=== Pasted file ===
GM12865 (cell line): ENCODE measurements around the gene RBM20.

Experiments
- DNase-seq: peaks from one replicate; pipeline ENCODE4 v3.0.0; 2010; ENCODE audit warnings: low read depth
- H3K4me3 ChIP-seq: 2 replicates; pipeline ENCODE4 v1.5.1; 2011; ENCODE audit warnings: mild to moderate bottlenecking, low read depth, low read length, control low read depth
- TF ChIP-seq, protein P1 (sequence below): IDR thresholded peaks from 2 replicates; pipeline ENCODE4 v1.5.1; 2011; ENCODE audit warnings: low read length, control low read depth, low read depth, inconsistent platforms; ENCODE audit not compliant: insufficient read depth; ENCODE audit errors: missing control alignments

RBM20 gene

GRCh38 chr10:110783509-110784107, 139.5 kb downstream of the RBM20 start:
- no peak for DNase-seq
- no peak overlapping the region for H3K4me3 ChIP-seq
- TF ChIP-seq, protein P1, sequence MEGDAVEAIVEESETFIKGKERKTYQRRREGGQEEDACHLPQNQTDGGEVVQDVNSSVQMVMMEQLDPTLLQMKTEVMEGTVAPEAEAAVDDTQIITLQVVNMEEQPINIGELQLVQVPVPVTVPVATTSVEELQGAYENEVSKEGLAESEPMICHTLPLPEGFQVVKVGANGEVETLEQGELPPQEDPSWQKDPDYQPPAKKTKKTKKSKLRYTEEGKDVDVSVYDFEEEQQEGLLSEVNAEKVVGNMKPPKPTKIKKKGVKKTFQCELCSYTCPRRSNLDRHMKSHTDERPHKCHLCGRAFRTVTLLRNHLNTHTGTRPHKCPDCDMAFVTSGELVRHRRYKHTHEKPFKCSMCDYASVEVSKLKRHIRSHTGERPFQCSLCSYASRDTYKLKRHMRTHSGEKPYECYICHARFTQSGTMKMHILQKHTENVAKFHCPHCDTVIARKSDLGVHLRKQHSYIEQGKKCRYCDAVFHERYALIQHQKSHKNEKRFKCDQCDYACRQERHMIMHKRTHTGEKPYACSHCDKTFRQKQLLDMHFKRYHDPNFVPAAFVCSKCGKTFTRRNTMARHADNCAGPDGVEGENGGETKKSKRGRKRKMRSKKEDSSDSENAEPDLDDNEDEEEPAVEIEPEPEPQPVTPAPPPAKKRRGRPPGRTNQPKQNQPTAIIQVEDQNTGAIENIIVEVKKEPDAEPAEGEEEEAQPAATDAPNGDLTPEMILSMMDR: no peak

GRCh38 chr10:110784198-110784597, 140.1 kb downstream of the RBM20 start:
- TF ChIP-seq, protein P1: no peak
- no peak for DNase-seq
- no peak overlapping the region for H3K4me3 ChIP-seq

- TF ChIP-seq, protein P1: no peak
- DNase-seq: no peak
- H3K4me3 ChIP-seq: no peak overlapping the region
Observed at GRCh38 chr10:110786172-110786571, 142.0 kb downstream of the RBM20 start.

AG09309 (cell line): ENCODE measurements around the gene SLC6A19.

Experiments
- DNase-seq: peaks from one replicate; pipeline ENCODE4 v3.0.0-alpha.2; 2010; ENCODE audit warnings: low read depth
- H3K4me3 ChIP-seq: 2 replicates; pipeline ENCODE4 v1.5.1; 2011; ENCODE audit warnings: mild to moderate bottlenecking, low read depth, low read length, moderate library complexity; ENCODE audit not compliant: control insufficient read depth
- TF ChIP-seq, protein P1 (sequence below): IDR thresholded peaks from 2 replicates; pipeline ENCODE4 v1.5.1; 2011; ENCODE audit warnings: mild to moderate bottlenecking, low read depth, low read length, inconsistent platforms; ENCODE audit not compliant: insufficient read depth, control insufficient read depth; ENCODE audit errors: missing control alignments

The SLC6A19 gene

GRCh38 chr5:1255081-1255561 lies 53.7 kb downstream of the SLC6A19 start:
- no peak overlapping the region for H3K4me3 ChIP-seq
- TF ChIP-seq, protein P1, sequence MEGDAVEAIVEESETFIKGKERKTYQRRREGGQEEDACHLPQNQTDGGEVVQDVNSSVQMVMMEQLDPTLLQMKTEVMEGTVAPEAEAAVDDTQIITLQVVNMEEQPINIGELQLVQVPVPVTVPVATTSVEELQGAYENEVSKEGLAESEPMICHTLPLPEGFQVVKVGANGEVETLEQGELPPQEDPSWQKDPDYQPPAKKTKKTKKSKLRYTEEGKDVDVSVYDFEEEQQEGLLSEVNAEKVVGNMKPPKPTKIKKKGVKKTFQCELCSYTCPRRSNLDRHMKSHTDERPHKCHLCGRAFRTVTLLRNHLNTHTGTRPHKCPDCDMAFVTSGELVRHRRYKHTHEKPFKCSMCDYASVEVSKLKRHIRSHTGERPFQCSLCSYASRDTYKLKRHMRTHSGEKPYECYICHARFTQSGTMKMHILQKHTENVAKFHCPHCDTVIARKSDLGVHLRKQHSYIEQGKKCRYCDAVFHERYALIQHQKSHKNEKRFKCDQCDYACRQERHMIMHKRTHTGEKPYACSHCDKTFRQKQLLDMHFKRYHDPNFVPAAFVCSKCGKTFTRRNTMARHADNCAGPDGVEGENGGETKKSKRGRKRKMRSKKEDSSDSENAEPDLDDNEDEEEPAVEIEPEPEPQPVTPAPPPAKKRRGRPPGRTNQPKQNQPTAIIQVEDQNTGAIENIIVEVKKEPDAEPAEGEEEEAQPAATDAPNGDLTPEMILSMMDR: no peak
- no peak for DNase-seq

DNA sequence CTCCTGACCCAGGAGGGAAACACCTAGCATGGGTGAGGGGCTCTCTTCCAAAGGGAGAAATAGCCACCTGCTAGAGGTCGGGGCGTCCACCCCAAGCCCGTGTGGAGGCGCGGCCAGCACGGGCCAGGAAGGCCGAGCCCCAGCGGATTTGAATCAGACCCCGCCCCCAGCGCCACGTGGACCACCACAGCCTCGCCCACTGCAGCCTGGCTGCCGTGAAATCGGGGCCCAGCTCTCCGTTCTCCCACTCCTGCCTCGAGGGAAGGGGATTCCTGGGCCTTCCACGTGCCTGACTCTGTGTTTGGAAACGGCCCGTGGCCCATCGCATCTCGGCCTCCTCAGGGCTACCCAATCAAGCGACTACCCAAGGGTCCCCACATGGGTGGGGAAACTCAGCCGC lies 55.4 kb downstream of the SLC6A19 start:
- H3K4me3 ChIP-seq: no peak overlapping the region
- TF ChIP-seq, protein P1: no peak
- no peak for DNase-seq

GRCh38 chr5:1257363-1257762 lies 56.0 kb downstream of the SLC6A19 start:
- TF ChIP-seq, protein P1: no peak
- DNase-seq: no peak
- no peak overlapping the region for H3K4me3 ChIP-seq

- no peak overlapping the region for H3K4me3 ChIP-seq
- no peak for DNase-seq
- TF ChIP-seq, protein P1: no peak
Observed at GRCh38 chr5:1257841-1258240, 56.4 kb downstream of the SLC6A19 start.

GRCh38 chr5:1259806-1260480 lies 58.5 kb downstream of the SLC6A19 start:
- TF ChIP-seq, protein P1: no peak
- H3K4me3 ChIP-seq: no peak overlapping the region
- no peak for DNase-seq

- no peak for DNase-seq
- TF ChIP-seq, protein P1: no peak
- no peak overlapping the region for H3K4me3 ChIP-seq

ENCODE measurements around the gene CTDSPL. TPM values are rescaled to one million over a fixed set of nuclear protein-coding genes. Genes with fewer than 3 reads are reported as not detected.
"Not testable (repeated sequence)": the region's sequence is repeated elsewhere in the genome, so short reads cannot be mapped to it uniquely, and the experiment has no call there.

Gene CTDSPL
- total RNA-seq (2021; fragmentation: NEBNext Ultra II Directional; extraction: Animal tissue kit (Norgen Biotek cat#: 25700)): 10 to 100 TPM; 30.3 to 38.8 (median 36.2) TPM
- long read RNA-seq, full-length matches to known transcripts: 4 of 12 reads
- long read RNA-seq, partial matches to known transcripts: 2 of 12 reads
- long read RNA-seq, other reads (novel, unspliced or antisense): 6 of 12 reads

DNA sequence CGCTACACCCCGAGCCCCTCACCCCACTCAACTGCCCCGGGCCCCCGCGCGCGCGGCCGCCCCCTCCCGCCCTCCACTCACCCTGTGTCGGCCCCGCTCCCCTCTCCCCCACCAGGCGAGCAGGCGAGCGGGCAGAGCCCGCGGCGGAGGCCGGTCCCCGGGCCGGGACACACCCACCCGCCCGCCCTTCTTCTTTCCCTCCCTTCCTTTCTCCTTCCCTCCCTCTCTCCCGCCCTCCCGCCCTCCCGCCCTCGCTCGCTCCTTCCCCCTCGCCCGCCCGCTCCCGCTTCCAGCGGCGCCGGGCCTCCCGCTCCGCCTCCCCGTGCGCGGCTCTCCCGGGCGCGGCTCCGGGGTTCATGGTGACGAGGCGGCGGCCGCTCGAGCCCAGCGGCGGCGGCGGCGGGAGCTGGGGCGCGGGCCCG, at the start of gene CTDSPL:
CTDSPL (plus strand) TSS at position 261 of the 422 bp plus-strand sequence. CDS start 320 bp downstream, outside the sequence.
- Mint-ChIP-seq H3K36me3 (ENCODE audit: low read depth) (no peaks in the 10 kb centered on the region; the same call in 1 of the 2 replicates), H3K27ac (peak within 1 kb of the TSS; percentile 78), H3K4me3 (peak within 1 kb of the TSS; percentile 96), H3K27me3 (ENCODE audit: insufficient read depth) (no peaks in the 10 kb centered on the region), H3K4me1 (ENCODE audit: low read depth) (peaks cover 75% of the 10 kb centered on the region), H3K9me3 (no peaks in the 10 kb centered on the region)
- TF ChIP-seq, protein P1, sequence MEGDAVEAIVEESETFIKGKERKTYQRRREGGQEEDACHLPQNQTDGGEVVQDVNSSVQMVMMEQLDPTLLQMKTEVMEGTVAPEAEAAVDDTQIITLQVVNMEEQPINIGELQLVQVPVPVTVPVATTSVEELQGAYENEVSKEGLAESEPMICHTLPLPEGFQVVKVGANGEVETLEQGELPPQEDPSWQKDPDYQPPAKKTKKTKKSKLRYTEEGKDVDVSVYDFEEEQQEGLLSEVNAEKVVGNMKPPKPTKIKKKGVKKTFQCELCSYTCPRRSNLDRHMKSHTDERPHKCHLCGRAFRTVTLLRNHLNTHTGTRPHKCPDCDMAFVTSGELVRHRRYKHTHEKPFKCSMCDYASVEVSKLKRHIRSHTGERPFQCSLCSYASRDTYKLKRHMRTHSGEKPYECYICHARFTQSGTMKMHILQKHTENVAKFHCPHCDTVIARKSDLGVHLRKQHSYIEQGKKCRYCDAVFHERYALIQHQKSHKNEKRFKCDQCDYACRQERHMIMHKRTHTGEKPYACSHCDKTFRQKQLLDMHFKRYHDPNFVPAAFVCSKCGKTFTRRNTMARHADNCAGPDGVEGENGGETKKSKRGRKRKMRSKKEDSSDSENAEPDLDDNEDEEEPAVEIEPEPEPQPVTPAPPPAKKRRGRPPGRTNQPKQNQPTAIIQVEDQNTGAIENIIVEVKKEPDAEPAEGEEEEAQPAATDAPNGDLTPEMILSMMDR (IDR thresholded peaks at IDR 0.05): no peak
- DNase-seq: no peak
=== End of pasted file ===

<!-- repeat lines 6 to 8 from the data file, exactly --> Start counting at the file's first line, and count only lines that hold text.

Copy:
RBM20 gene

GRCh38 chr10:110783509-110784107, 139.5 kb downstream of the RBM20 start:
- no peak for DNase-seq